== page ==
Also, on Twitter, the South African entrepreneur admitted Tuesday that after months spent overcoming “production hell” on the firm’s mass-market Model 3, it was now in “delivery logistics hell” struggling to get cars to buyers — while promising “rapid progress.”
For expert Dudenhoeffer, “Tesla is the market leader and has great strength in innovation, but the coming six to nine months will be a decisive test” for its chief executive.
“If he doesn’t manage to stabilize the Model 3 and make the firm profitable, it will get very complicated for him, including with regard to his investors.”
The German government hopes to see one million fully electric and hybrid vehicles on the road by 2022, up from fewer than 100,000 at the start of this year.
But the spread of the technology is constrained by a number of factors, including a limited range of models for sale, slow expansion of charging infrastructure and limited capacity for building new batteries.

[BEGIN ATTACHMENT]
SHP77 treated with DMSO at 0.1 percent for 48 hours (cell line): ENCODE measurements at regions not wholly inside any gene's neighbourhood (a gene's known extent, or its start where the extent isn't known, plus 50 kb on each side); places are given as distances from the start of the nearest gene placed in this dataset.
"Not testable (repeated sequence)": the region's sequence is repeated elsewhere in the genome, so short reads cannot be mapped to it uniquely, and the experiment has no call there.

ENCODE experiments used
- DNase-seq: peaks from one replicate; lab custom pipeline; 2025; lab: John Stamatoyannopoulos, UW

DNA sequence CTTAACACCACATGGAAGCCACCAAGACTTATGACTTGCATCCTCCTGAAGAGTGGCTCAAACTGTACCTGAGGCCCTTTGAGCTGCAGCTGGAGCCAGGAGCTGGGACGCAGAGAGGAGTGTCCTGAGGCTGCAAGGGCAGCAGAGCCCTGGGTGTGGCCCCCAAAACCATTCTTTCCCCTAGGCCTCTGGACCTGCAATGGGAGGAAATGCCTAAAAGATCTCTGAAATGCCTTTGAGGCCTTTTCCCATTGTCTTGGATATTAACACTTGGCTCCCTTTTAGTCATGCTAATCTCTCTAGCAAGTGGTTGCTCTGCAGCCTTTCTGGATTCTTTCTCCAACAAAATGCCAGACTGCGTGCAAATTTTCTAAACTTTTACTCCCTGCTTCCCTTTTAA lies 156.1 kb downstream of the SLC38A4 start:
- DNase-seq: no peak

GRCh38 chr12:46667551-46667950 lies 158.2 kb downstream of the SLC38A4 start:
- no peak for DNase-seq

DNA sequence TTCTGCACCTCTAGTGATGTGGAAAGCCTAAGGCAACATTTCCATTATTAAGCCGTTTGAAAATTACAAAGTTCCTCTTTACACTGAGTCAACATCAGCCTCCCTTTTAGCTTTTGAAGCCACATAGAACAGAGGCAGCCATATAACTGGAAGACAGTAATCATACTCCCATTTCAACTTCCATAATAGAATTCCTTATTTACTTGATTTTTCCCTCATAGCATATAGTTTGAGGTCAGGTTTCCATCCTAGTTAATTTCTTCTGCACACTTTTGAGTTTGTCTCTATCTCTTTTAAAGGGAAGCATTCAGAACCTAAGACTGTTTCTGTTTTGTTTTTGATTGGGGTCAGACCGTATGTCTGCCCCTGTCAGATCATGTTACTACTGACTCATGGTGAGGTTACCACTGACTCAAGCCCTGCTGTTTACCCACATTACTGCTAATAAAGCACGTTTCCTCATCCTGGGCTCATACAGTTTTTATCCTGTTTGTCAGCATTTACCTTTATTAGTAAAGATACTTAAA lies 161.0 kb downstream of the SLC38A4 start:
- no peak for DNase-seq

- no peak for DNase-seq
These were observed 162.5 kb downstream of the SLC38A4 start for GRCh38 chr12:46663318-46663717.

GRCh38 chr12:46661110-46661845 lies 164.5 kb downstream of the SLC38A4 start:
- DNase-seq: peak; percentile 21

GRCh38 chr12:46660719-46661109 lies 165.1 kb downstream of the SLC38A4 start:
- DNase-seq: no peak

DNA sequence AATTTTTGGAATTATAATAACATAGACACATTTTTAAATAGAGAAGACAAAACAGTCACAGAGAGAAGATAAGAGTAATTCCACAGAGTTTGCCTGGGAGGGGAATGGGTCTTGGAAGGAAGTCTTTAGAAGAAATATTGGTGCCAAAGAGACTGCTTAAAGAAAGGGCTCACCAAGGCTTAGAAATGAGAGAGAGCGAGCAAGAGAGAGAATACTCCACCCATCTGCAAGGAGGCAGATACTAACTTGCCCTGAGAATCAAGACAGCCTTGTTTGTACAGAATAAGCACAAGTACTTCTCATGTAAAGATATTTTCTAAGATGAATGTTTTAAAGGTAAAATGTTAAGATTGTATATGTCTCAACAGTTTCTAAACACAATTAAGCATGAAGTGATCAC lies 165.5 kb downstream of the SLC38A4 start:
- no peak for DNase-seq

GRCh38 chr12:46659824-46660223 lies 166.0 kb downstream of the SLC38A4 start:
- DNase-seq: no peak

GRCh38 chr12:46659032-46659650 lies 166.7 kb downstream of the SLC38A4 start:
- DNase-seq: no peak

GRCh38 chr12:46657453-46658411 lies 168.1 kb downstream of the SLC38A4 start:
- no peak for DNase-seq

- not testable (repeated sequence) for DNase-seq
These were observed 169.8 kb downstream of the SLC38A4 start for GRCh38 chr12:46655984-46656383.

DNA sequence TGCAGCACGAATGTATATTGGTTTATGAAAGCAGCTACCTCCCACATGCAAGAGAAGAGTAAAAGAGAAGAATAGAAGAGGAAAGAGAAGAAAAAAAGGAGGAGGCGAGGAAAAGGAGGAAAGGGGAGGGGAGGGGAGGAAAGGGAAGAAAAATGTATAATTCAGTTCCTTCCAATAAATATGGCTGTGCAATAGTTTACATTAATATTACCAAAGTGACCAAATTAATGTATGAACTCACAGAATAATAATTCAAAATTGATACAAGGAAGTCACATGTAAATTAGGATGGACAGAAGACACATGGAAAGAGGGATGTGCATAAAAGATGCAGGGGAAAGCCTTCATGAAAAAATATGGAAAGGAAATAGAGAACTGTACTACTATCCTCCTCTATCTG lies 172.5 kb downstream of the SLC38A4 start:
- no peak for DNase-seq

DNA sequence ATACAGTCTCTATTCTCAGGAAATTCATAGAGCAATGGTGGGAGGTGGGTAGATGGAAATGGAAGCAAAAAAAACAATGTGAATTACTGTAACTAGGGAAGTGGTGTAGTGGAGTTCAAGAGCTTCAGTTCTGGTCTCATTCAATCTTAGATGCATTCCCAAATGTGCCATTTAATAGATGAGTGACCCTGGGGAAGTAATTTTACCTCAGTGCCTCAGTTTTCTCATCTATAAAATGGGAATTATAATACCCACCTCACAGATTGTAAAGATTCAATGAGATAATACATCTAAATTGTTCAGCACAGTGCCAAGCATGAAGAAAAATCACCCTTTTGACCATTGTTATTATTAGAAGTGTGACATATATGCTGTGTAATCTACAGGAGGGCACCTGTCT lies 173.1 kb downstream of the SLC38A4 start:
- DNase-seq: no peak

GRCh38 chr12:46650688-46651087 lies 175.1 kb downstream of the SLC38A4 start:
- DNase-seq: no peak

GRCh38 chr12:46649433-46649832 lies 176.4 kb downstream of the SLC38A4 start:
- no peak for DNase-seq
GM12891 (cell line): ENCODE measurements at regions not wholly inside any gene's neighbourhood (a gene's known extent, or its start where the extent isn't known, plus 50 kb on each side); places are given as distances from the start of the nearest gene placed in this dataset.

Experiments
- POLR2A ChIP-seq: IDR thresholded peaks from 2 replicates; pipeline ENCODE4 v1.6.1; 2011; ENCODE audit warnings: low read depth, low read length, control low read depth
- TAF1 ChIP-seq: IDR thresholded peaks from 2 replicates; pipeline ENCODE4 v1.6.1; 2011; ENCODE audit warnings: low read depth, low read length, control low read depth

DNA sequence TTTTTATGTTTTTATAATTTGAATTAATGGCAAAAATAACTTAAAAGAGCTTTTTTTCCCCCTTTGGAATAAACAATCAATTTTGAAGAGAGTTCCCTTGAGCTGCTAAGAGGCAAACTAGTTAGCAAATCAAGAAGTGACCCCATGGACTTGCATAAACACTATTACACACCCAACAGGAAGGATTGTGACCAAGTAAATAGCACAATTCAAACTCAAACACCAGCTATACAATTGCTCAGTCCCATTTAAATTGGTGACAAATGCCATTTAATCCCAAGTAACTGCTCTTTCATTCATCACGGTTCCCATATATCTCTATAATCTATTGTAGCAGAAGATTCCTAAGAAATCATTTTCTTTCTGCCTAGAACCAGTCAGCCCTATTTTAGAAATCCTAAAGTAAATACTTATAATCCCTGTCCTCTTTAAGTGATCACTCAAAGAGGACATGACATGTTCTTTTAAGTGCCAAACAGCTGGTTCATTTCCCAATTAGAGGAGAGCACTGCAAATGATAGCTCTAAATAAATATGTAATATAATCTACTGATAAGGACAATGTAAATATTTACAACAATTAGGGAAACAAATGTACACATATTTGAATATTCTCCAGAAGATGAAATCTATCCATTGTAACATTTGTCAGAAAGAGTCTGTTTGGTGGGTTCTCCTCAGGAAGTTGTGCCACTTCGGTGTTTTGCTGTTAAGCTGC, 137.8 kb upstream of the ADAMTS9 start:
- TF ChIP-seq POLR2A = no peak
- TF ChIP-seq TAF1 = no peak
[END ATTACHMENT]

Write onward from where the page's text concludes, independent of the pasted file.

A government commission on electric mobility recently found Germany would need to increase the number of charging points available more than five-fold to serve a million drivers.
And while they are perfecting electric motors and other electric-drive components, German carmakers have so far balked at direct investment in costly battery production, aware that they would have to catch up on a head start enjoyed by Asian industry leaders and unwilling to gamble on an adventure in the unfamiliar territory of cell chemistry.